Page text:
Rev. Jin then gave a short talk on the critical social issues that Japan is confronting now as a way for the group to begin to consider the particular field of chaplaincy each might like to enter. The critical and wide number of human relationship dysfunctions are already well known in Japan and are becoming of increasing concern in other countries in East Asia, like South Korea and Taiwan. These include alienation, mental illness, suicide, the isolation of the elderly, and various youth issues, especially the phenomenon of shut-ins (hikikomori). While it has been easy to view these as the behavioral and mental health problems of individuals, Rev. Jin emphasized that Buddhists must look at the deeper structural causes behind them. If one considers that young people are increasingly dropping out of school (futoko), out of mainstream work (furita/NEET), and out of society (hikikomori); that middle aged people are increasingly being laid off or underemployed as well as getting divorced; and that the elderly are having their social benefits cut while living and dying in isolation (kodoku-shi), one sees that the structure of Japanese society has become uninhabitable, or rather uninhabited.

Rev. Jin then explained that the role of Buddhists is to promote a shift in values away from the ones of materialism embodied by emphasis on GNP and towards “enlightened values” as found in GNH. Such a shift involves developing (kai-hatsu) not only our material lives but developing (kai-hotsu) our inner lives, or Buddha nature, and in turn our communities and culture. Buddhist temples and Buddhist priests, especially Buddhist chaplains, have a major role to play in this culture shift that is critically needed at this time not only in Japan but across the region.

From this talk, Rev. Jin then invited group members to introduce and interview each other—the speaker focusing on their potential field of service and the listener staying attentive by not taking notes. Then the listener introduced the speaker to the entire group, relating what he/she had heard as a practice in deep listening. From the 90 participants of the Level 1 lectures, 39 have decided to move on to undergo formal training—a higher than expected number. From their introductions, came an inspiring variety of people. Many are priests deeply concerned about the above social issues as they regularly experience them through the lives of their temple members. There were also a number of lay people, including men who had been engineers and businessmen. They have turned to Buddhism after retirement and are seeking to develop a more engaged form of practice and faith. There was also a refreshing diversity of participants from both urban and rural areas, specifically a wonderful cross denominational group of priests from Yamagata prefecture, which abuts both Fukushima and Miyagi prefectures where the triple disasters of 3/11 are still having their effects.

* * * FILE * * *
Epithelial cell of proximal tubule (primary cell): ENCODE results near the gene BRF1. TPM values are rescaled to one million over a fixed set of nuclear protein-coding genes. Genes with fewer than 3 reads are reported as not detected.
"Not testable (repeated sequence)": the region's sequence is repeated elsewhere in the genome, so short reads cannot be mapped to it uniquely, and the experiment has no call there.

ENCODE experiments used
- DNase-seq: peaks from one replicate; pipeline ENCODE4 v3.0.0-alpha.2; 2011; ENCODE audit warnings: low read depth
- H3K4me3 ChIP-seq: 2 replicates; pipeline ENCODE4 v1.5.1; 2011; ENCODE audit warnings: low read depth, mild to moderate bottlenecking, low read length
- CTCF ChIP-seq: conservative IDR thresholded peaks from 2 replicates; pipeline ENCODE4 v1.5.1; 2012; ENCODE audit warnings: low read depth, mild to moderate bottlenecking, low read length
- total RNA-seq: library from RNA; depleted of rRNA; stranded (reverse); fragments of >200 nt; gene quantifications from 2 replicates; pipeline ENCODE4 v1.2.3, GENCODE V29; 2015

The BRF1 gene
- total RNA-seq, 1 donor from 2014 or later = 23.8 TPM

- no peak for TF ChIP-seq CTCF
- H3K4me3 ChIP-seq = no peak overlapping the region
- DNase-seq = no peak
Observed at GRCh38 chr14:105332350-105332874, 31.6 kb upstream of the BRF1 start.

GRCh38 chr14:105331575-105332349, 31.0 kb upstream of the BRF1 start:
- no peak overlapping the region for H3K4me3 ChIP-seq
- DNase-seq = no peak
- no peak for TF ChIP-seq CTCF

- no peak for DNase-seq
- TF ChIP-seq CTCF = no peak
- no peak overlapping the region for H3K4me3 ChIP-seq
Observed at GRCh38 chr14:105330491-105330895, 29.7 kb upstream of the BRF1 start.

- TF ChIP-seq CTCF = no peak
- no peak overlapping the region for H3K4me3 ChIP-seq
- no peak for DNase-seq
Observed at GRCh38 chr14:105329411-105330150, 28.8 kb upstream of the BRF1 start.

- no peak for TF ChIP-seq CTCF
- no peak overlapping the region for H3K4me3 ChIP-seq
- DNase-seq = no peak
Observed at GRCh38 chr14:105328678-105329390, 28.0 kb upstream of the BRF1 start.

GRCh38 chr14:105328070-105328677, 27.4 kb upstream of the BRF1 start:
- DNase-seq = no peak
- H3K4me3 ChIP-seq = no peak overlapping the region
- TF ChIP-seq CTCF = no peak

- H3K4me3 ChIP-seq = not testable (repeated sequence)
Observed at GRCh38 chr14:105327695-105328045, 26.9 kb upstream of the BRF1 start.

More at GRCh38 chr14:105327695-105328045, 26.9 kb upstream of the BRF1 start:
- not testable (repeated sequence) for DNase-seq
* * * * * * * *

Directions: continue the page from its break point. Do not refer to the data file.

Rev. Jin concluded this opening four hour session with a talk on some of the counseling concepts and skills that will be delved into more deeply over the seven other training sessions. He went through the attributes of both the unskillful counselor and the skilful counselor. He then introduced the Johari Window, a conceptual model for counseling and self help groups developed in the 1950s in the United States.

This core group has now been regularly meeting since April of this year, and although, there is still the tendency for people from the same denominations and backgrounds to sit together, relationships and interactions across such divisions are occurring regularly and the group is developing their own set of relationships and connections. This will be a very important aspect as the training moves forward and the challenges increase. Mutual collaboration and support is an important resource for the Buddhist chaplain as they engage in the very difficult work of taking on the suffering of others. The Buddhist chaplain not only supports others, but also needs support to continue his/her training as a bodhisattva—and these trainings in self-care and team care will be the focus of the second session in two weeks time.